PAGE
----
DPRK (North Korea)
The Sanctions Committee on the Democratic People’s Republic of Korea (DPRK) is expected to submit its annual report in January and brief the Council on recent activity. At press time it was not known who the new chairman of the Committee will be. (Italy, the current chair, leaves the Council on 31 December.)
The Committee’s report is likely to be limited as there has been no Committee activity since July 2007. No Council action is expected.
Key Recent Developments
In the last three months there have been several attempts to put back on track the denuclearisation process in the DPRK. This followed the DPRK action in September when Pyongyang removed seals and surveillance cameras at the Yongbyon nuclear plant, announced that the plant would resume reprocessing activities, and barred IAEA inspectors from the site. It claimed the US had not respected the “action for action” principle contained in the February 2007 six-party agreement in its refusal to remove the DPRK from the list of countries sponsoring terrorism despite its submission in June of a list of its nuclear activities. While the US requested verification measures for the list, the DPRK claimed that this was not part of the agreement.
From 1 to 3 October, US Assistant Secretary of State for East Asian and Pacific Affairs Christopher Hill visited the DPRK in an attempt to find a solution to the crisis. According to press reports, it appears that Hill suggested that the DPRK could provide evidence of its disarmament solely to China instead of to a wider group of nations. But a verification protocol would still have to be agreed upon among the six parties.
The US agreed on 11 October to remove the DPRK from the list of states sponsoring terrorism. On 13 October the DPRK restored IAEA access to the Yongbyon nuclear plant and resumed disablement activities.
On 7 October, a Secretary-General’s report to the General Assembly on the situation of human rights in the DPRK was made public. It expressed concern about reports indicating gross violations of human rights in the DPRK, and food shortages. On 23 October, Special Rapporteur on the Situation of Human Rights in the DPRK Vitit Muntarbhorn told the General Assembly that urgent action was essential. He added that there had been no progress to shift the DPRK’s pro-military budget to a pro-development budget.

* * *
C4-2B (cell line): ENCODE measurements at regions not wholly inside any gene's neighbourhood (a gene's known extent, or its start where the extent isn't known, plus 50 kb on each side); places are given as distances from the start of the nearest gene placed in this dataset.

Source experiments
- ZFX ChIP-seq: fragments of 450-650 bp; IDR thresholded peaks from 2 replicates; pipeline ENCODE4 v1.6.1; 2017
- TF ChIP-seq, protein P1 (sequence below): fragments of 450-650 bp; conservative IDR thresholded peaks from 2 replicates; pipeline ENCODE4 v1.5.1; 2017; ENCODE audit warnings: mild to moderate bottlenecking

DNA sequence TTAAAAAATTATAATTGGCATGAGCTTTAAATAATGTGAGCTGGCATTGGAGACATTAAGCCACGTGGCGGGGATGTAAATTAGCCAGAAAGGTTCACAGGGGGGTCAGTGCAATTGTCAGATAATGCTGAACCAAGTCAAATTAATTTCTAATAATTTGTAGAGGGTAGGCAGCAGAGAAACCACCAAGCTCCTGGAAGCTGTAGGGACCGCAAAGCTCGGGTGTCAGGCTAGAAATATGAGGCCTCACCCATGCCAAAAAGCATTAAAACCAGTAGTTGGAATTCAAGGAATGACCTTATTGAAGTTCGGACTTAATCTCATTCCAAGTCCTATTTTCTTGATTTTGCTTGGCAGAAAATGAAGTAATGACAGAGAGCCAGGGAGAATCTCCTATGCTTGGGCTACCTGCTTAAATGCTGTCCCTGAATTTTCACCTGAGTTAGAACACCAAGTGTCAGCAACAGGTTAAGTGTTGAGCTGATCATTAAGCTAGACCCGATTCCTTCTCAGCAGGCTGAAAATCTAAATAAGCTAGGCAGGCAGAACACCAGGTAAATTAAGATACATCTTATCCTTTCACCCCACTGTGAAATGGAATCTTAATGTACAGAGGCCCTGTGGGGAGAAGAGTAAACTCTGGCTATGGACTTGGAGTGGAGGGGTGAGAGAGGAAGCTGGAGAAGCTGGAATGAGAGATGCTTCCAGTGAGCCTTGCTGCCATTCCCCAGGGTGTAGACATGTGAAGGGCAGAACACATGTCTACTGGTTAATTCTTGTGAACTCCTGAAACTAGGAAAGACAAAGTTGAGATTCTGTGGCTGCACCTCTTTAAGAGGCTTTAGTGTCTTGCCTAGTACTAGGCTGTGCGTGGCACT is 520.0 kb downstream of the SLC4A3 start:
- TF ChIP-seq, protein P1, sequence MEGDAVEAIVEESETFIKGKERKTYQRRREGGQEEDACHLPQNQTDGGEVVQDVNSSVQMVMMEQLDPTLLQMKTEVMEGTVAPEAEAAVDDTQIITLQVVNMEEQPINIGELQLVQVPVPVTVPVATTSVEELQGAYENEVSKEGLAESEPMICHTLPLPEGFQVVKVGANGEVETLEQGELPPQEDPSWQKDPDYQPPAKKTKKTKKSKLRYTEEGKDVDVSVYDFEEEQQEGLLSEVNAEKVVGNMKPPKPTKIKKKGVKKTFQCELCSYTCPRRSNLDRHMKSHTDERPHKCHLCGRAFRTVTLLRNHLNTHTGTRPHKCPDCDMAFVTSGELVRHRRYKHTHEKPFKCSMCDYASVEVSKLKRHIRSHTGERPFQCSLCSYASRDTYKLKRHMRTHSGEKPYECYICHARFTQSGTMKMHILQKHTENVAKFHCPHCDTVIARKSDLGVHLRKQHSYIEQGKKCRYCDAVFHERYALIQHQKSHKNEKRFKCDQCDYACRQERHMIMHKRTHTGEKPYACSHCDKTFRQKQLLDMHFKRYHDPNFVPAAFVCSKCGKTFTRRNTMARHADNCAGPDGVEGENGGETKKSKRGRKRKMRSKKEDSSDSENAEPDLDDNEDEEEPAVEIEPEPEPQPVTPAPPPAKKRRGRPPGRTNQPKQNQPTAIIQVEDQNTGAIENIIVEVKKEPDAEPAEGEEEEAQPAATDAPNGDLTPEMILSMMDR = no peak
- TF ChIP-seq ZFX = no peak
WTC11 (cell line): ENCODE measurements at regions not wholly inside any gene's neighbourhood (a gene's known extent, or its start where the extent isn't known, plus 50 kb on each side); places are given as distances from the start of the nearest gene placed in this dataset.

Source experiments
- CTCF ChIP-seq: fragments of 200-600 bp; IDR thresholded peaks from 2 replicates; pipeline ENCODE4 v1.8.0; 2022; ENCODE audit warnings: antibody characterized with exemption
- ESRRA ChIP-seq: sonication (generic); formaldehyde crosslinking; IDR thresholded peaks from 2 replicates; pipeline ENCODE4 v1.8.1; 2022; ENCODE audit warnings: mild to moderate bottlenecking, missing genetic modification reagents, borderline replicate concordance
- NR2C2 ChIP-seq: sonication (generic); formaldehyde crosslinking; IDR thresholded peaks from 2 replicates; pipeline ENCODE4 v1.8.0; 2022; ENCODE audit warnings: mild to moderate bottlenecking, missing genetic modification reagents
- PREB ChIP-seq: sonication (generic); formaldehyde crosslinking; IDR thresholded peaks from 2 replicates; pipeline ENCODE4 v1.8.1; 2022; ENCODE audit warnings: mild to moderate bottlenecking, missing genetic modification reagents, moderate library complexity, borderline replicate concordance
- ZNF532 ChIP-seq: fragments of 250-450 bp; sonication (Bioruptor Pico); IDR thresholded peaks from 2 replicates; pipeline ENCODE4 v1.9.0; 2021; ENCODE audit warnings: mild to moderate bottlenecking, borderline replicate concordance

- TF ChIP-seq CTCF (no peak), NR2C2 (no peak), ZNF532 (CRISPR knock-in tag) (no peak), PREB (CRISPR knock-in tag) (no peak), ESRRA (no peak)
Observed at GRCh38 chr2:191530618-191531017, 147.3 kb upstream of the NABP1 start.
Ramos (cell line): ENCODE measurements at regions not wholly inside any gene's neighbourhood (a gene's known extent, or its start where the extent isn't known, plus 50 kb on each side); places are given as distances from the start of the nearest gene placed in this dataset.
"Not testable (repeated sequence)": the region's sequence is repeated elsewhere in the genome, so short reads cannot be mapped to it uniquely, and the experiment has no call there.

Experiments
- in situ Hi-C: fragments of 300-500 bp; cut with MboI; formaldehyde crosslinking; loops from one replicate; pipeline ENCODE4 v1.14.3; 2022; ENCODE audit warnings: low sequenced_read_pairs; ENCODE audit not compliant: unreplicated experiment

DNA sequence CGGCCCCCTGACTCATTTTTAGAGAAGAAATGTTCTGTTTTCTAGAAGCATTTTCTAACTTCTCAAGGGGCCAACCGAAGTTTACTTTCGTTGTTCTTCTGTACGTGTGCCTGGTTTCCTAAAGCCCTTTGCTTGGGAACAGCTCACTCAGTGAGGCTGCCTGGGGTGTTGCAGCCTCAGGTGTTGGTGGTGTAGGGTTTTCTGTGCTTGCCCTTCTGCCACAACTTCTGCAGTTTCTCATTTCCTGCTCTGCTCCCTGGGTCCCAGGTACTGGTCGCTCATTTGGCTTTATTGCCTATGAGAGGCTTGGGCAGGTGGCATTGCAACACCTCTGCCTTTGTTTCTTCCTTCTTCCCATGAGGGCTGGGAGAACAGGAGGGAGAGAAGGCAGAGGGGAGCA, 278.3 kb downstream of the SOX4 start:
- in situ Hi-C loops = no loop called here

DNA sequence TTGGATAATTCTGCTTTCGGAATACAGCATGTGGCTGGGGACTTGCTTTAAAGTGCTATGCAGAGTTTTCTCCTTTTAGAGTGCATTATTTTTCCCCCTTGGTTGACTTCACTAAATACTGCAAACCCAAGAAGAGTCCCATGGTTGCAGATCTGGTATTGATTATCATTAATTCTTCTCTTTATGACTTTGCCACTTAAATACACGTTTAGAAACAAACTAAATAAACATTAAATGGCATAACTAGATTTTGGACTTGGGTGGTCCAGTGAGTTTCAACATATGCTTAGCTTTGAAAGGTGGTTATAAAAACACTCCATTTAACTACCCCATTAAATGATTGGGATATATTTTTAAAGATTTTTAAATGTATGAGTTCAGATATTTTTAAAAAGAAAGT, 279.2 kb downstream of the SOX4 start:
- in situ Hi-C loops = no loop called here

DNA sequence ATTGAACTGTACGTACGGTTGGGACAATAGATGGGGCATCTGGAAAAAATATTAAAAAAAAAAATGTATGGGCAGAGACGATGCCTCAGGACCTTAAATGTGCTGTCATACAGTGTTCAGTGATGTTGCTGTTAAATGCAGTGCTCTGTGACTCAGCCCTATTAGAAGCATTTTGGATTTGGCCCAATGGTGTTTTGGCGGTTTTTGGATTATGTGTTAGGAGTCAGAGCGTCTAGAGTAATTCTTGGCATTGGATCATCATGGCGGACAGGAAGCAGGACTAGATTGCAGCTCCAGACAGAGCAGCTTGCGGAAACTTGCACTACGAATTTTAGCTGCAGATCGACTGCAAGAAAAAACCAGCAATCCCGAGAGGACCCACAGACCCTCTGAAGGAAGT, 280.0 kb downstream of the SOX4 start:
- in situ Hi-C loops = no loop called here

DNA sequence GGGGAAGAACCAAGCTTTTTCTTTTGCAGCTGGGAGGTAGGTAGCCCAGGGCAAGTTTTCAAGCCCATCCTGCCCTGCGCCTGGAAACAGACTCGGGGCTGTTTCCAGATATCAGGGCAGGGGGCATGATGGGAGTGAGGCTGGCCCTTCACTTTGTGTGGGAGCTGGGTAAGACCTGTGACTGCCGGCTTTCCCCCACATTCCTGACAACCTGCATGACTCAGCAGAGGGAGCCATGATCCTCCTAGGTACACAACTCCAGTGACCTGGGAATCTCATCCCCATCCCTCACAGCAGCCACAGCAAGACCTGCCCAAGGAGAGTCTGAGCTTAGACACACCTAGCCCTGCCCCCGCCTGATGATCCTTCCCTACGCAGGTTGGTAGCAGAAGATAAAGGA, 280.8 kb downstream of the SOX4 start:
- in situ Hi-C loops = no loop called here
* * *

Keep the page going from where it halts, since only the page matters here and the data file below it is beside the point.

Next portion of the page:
On 30 October, the General Assembly’s Third Committee on Social, Humanitarian, and Cultural Affairs agreed on a draft resolution (A/C.3/63/L.26), which was subsequently adopted by the General Assembly Plenary on 18 December. The draft resolution strongly urges the DPRK to end systematic, widespread and grave violations of human rights. It also urges Pyongyang to extend its full cooperation to Muntarbhorn, by granting him full, free and unimpeded access. He has never been allowed into the DPRK. The General Assembly has adopted a human rights resolution on DPRK every year since 2005, but this year for the first time the Republic of Korea (South Korea) cosponsored the resolution.
On 12 November, the DPRK said it was slowing down the disablement process because of delays in the delivery of energy aid. (Under the 2007 agreement, up to 1 million tonnes of heavy fuel was to be provided to the DPRK when it disabled its nuclear facility and provided information about its nuclear programmes.)
From 8 to 12 December a round of six-party talks was held in Beijing. These ended in an impasse after the DPRK rejected verification proposals. In particular, the DPRK continues to refuse to allow the IAEA to take soil and air samples near nuclear facilities and send them overseas for testing.
Relations between the DPRK and the Republic of Korea have soured since a new government took office in Seoul in February 2008. Bilateral relations continued to deteriorate when, in October, the DPRK test-fired two short-range missiles and on 1 December when the DPRK started to scale down the number of South Koreans allowed to cross the border.
It may be that the Council could play a role in helping the denuclearisation process by reinforcing the work being handled by the six-party talks. Another option may be to review the sanctions regime in the hope of providing incentives for DPRK cooperation in the denuclearisation process.
There is little appetite for tackling the DPRK nuclear issue at this time. Some believe that sanctions have had only a limited impact. Others consider that leverage on the process lies elsewhere.
Latest Sanctions Committee Annual Report
- Famine in North Korea: Markets, Aid, and Reform, by Stephan Haggard and Marcus Noland, New York: Columbia University Press, 2007